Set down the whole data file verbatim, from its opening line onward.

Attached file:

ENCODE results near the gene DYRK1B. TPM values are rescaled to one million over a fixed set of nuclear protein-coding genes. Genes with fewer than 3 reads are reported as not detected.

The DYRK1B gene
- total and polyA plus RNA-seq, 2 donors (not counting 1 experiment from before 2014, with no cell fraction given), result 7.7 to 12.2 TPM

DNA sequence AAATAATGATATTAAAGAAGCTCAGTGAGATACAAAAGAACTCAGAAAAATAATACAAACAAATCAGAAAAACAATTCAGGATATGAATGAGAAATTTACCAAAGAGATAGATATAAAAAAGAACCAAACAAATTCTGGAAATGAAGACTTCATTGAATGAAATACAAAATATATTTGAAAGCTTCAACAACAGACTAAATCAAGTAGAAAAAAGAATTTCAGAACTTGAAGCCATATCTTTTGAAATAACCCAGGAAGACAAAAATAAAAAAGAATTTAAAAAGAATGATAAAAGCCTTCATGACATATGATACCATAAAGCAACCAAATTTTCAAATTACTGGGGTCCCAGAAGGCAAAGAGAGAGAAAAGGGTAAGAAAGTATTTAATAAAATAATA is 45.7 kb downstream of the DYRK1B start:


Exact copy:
ENCODE results near the gene DYRK1B. TPM values are rescaled to one million over a fixed set of nuclear protein-coding genes. Genes with fewer than 3 reads are reported as not detected.

The DYRK1B gene
- total and polyA plus RNA-seq, 2 donors (not counting 1 experiment from before 2014, with no cell fraction given), result 7.7 to 12.2 TPM

DNA sequence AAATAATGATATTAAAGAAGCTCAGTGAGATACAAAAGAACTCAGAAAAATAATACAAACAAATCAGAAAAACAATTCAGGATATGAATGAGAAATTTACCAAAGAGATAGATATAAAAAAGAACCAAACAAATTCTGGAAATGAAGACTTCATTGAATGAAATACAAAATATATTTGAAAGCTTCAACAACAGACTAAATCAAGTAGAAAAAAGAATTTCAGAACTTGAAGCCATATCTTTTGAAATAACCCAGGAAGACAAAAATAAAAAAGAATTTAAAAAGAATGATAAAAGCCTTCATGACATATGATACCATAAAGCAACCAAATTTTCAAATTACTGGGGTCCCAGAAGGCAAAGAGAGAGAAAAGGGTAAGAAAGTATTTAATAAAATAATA is 45.7 kb downstream of the DYRK1B start: